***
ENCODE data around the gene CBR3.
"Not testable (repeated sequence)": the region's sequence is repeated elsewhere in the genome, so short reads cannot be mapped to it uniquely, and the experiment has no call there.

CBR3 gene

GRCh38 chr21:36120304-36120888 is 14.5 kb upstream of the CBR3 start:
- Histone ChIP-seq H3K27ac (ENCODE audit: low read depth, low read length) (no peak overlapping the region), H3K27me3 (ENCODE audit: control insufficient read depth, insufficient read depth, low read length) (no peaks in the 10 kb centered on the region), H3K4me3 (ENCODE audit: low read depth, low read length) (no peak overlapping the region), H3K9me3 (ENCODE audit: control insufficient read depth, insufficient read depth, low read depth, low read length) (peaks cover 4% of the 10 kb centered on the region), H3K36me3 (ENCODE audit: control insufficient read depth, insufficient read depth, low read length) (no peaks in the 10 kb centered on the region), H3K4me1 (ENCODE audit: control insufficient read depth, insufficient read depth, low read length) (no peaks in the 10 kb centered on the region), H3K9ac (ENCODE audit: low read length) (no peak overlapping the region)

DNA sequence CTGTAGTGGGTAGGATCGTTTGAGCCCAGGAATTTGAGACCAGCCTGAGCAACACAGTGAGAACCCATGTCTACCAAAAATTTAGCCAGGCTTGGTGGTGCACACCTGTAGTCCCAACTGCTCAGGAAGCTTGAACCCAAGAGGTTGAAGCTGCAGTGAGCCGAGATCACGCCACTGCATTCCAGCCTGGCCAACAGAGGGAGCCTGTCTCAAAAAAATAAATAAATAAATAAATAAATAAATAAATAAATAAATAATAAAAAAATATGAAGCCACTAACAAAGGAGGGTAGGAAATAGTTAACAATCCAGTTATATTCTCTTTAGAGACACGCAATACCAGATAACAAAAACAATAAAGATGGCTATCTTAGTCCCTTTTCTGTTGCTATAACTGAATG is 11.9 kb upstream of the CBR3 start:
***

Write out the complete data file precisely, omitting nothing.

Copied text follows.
ENCODE data around the gene CBR3.
"Not testable (repeated sequence)": the region's sequence is repeated elsewhere in the genome, so short reads cannot be mapped to it uniquely, and the experiment has no call there.

CBR3 gene

GRCh38 chr21:36120304-36120888 is 14.5 kb upstream of the CBR3 start:
- Histone ChIP-seq H3K27ac (ENCODE audit: low read depth, low read length) (no peak overlapping the region), H3K27me3 (ENCODE audit: control insufficient read depth, insufficient read depth, low read length) (no peaks in the 10 kb centered on the region), H3K4me3 (ENCODE audit: low read depth, low read length) (no peak overlapping the region), H3K9me3 (ENCODE audit: control insufficient read depth, insufficient read depth, low read depth, low read length) (peaks cover 4% of the 10 kb centered on the region), H3K36me3 (ENCODE audit: control insufficient read depth, insufficient read depth, low read length) (no peaks in the 10 kb centered on the region), H3K4me1 (ENCODE audit: control insufficient read depth, insufficient read depth, low read length) (no peaks in the 10 kb centered on the region), H3K9ac (ENCODE audit: low read length) (no peak overlapping the region)

DNA sequence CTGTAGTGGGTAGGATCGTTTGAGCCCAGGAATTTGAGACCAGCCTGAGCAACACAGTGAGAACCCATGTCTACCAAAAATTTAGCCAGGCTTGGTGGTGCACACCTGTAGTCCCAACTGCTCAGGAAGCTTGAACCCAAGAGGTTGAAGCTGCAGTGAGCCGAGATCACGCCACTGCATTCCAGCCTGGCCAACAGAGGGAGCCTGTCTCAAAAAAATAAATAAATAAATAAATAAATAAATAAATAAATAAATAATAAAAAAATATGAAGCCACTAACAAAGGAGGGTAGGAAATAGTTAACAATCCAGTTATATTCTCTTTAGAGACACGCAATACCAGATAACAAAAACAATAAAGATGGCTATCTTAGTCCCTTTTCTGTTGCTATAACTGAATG is 11.9 kb upstream of the CBR3 start: